Published on 01 Mar 15
by "AUSTRALIAN TAX FORUM" JOURNAL ARTICLE
When Australia’s compulsory superannuation system was introduced in 1992, the name given to it, the superannuation guarantee, suggested that the payment of contributions by employers would be “guaranteed”. Reporting on compliance with superannuation guarantee by small-to-medium enterprises (SMEs), however, paints a vastly different picture — especially for small businesses. Also, the pseudo status of some small businesses as “contractors” (as opposed to employees) of larger businesses may be undermining their potential own entitlement to superannuation guarantee. Such non-compliance draws into question how certain the superannuation guarantee system is for employees of these enterprises, and thereby undermining this important pillar of Australia’s retirement system. Non-compliance by the SME sector is of concern given that it accounts for nearly 50% of private employment in Australia and performs important sub-contracting roles.
This article will examine data on the compliance by small business employers with their superannuation guarantee obligations that indicate this is far from the case. The article will examine the reasons behind non-compliance by small business employers and the related issue of non-recovery of outstanding entitlements by the Australian Taxation Office.
The article will then consider recommendations for reform of the current system to reduce the incidence of non-compliance by employers and to increase the likelihood of recovery of outstanding entitlements. The article will conclude by setting out areas worthy of further research and by arguing that reform is required to ensure that superannuation guarantee contributions are “guaranteed” for small business employees and operators.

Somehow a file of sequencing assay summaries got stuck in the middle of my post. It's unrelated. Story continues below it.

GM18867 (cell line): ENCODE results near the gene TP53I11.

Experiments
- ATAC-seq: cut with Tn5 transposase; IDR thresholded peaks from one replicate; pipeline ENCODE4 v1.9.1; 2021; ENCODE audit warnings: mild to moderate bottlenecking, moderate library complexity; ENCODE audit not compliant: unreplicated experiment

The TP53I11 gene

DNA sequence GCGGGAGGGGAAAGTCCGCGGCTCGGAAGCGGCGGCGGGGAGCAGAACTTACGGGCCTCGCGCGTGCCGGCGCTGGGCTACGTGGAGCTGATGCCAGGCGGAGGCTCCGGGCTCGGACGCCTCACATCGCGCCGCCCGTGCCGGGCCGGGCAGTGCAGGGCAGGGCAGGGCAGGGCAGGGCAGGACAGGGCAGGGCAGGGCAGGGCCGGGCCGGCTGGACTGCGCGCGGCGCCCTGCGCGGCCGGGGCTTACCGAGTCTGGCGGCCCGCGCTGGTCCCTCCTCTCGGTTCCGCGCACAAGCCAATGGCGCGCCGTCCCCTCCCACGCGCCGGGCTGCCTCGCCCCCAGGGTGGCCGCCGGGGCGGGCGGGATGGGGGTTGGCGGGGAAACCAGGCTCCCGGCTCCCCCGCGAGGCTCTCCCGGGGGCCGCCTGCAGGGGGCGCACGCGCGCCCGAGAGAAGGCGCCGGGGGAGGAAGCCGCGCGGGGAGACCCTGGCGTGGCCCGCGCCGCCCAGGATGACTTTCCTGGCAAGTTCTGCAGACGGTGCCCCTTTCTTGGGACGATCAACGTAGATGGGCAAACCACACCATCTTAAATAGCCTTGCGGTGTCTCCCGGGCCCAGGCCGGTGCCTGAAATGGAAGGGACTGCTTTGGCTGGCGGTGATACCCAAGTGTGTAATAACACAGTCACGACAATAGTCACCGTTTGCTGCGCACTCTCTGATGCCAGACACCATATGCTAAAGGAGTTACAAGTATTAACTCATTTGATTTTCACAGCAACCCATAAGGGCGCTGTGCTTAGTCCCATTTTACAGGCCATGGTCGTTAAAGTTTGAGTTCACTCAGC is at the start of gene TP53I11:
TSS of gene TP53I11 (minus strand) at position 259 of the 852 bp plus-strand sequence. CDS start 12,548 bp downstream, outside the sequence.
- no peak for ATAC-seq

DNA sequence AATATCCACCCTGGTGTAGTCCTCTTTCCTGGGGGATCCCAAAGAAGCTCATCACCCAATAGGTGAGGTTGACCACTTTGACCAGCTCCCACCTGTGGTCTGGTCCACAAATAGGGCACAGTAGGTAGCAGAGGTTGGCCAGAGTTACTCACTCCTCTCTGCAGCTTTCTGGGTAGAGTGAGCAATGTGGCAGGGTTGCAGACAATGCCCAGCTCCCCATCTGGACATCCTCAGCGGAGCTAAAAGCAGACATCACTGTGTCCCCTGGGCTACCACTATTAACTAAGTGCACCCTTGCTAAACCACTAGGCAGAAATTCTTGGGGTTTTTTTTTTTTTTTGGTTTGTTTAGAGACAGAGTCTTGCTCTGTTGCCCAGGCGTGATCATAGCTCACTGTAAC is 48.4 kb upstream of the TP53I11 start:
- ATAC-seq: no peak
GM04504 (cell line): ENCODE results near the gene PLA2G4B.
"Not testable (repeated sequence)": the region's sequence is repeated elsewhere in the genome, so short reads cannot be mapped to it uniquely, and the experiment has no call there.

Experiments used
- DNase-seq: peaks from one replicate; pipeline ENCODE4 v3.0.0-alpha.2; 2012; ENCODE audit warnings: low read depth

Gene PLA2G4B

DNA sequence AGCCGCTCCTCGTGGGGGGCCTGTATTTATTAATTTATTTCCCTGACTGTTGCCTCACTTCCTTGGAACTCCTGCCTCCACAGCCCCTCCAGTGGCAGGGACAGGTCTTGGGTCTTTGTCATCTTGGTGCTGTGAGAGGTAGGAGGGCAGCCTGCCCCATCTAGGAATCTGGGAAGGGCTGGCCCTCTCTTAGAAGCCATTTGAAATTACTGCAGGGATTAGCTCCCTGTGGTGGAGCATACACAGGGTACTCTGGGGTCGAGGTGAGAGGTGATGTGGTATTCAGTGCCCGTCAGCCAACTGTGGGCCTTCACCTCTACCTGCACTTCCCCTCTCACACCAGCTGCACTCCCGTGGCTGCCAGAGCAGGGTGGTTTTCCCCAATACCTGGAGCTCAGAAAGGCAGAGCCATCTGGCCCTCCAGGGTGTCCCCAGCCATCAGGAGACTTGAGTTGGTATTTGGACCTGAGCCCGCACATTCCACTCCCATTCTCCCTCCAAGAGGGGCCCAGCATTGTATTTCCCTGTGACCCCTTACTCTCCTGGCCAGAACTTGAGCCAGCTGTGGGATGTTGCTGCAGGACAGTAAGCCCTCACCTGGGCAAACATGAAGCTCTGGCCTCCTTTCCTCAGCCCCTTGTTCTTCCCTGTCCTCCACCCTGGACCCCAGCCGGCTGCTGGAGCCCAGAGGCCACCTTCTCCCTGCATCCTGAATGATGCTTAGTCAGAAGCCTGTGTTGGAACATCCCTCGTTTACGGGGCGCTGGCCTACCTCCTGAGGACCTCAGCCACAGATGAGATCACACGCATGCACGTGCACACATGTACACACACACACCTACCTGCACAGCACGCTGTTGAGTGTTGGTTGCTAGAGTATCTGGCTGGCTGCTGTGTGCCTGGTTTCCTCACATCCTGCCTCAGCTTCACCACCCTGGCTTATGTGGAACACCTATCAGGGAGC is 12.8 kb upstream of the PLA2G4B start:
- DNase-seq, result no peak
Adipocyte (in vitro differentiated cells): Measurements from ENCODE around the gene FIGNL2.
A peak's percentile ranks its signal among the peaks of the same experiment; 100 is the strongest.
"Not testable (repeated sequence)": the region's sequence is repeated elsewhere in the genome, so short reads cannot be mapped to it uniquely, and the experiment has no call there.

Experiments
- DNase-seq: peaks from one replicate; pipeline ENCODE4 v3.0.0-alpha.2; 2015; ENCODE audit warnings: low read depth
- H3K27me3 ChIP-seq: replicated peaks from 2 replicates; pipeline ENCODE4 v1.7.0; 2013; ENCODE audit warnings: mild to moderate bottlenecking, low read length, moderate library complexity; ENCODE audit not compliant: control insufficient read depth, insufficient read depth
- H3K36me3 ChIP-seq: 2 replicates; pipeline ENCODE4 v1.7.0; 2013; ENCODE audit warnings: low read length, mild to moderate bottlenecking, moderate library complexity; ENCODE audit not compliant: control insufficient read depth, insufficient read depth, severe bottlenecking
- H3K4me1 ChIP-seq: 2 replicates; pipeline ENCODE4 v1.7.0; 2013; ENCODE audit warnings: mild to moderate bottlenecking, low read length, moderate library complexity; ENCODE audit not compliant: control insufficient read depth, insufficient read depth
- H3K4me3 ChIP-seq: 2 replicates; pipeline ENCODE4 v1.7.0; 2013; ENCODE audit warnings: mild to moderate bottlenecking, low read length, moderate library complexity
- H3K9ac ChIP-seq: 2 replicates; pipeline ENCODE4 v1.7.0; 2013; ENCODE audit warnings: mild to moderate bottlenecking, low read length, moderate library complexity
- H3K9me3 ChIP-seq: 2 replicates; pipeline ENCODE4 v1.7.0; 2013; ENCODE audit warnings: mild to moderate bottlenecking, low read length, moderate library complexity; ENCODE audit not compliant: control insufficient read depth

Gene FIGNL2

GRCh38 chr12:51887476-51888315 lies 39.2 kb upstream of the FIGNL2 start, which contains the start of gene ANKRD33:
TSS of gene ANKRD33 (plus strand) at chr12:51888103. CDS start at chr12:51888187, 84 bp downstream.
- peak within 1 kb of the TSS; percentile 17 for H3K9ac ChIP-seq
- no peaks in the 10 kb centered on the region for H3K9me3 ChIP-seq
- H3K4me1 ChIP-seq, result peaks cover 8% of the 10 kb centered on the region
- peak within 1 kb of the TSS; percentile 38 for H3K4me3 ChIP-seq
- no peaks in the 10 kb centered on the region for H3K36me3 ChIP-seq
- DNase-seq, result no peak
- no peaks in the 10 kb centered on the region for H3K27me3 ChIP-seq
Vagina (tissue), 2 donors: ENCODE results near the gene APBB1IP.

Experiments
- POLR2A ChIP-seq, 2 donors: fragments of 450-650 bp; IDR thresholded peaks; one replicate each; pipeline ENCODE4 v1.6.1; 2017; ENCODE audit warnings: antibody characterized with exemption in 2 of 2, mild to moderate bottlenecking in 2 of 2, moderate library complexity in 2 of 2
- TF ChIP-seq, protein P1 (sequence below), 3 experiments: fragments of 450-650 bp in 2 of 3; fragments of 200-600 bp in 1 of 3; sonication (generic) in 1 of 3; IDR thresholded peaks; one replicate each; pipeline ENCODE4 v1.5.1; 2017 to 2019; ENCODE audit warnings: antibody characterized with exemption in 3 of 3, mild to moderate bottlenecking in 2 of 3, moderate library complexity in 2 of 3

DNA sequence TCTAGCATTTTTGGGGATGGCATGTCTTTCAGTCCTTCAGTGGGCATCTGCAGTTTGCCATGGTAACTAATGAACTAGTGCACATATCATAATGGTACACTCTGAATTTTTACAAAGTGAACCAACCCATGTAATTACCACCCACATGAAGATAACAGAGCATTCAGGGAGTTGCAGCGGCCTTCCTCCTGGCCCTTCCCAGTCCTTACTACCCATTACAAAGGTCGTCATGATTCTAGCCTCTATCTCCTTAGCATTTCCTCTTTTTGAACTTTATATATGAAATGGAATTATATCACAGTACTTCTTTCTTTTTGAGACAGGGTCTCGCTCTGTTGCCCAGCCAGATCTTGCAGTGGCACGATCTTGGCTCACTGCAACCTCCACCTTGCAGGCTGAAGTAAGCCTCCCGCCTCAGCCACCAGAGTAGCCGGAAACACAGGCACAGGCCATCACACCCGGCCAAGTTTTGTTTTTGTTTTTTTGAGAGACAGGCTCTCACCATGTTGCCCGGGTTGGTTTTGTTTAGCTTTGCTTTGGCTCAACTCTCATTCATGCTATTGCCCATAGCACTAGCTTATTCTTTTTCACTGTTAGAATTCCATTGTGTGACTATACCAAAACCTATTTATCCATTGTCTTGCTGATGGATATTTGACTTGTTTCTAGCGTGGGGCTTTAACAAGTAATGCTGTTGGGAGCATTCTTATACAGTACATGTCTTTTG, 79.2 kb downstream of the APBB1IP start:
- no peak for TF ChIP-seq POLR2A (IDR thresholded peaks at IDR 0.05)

Brett is a Professor – Taxation at Griffith University (Australia). Brett is known for his research expertise in the tax law and policy issues facing private enterprises, as evidenced by his Fulbright Scholarship (2006) and over 70 refereed publications in leading Australian and international journals. In 2020, he was awarded the national ATTA-Hill medal in recognition of outstanding contribution to Australasian tax policy and tax teaching. Professor Freudenberg’s research has analysed whether Australia should introduce a tax flow-through company, the tax treatment of discretionary trusts and the motivation for choice of business structure. His research has also considered the tax issues confronting private enterprises, reforms for enterprises in the arts sector, as well as to facilitate Islamic finance.
Professor Freudenberg’s research has informed government policy as he was invited to present his PhD research findings to the Australian Treasury as part of the Henry Tax Review. Also his PhD was awarded the CCH-ATTA Doctoral Prize which saw it published as a book in 2011: Tax Flow-Through Companies. Brett is passionate about education being a transformative process, and his effectiveness as a teacher has been recognised through five national awards (including the award of two Australian Learning and Teaching Council citations: 2008 & 2011).
- Current at
17 April 2020
Scott works at Griffith University.
Current at 1 March 2015